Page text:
China Wrestles With Draft Law on Nongovernmental Organizations


BEIJING — It has been more than two years since the Chinese government proposed tighter controls on foreign nongovernmental organizations, prompting fears for the future of a wide range of groups active in China, like medical charities, branches of foreign universities and business chambers. Among their concerns are the prospect of requirements to obtain government sponsors and police approval of projects and restrictions on fund-raising.

Yet two drafts later, a “Foreign NGO Management Law” still has not passed, raising questions about whether the national security-driven legislation could crimp international cooperation in areas the government cares about — such as education, industry and the environment — as it seeks to expand the economy in new ways.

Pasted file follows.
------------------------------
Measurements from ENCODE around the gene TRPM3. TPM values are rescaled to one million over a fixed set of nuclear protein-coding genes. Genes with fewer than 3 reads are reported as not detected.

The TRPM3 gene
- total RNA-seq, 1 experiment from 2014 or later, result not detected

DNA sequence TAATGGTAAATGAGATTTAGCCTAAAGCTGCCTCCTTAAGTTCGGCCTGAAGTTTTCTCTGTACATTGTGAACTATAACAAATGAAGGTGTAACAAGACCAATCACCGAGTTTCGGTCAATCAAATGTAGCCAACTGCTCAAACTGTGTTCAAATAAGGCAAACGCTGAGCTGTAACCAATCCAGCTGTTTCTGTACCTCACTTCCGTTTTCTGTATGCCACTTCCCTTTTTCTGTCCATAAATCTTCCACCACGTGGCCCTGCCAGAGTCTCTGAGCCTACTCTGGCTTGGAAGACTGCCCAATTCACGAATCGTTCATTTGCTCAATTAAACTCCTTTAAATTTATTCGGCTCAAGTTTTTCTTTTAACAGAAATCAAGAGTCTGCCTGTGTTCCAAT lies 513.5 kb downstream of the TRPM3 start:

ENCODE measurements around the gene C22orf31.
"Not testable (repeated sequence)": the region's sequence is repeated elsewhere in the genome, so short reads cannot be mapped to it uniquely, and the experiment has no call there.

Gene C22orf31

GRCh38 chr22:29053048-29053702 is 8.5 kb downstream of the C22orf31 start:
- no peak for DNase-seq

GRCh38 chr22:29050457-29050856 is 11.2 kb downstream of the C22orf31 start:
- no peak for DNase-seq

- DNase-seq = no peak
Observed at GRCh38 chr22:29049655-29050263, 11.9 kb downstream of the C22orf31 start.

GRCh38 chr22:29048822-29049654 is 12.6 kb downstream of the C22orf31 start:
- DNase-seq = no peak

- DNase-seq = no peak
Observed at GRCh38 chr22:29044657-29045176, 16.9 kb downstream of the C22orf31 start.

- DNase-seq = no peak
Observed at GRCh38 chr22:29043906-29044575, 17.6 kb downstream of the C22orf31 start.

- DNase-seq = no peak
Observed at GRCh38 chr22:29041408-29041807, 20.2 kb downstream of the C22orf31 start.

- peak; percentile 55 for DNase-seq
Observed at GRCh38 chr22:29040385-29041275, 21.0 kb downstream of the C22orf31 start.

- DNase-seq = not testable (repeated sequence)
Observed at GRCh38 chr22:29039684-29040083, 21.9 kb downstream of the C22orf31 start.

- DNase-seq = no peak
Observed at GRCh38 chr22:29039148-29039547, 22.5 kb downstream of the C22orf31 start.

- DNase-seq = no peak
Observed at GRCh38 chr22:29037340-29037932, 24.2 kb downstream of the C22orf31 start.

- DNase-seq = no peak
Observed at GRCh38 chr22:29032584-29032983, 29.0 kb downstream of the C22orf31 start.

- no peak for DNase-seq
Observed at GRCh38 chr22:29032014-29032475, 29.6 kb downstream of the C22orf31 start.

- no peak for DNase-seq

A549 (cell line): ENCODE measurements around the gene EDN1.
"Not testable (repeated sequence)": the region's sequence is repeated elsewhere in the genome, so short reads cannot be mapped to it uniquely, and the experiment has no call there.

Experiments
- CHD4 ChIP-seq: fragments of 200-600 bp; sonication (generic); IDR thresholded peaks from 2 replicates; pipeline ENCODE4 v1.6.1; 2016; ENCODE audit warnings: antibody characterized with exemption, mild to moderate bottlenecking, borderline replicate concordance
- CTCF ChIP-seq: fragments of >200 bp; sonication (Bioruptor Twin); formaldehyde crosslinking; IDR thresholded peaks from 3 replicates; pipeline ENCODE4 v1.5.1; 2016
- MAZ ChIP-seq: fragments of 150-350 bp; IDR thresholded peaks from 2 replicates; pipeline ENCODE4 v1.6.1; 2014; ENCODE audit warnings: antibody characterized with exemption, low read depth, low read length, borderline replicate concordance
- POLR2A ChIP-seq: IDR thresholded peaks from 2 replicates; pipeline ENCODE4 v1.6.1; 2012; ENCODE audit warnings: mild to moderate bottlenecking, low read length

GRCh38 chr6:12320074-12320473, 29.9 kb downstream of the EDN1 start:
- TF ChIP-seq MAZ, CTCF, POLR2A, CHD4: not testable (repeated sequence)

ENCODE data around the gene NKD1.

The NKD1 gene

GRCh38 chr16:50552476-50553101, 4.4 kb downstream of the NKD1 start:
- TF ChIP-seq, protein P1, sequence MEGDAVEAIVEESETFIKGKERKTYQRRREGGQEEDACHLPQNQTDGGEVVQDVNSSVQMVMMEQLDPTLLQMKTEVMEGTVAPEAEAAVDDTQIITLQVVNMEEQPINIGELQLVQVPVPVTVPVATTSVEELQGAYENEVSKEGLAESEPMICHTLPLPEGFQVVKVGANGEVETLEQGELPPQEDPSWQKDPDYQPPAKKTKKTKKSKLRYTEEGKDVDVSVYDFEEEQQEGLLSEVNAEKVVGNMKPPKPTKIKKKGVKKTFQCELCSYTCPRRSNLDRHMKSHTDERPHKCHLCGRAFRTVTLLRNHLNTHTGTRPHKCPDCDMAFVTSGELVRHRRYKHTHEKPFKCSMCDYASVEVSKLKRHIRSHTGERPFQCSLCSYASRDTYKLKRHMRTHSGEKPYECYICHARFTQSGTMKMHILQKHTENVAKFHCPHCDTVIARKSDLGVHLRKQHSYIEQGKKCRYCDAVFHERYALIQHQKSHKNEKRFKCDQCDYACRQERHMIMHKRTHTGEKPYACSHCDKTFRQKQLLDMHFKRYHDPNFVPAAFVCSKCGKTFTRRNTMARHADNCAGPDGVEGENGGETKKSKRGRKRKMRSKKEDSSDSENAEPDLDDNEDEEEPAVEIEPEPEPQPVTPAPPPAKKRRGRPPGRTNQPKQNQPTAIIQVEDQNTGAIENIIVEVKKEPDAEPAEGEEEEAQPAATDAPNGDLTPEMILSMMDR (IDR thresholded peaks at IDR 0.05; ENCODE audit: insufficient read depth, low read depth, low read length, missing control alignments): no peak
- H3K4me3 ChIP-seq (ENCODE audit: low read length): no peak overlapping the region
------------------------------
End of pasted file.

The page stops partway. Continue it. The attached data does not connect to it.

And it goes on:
Few people expect the law to be dropped entirely. Zhang Dejiang, the head of the Standing Committee of the National People’s Congress, China’s legislature, appeared to rule that out on Wednesday, saying it was among “the tasks for this year.”

In answer to a request for a comment, the National People’s Congress media office directed queries to an online interview request system. On Friday, a request submitted the previous day was still being processed, the system showed.

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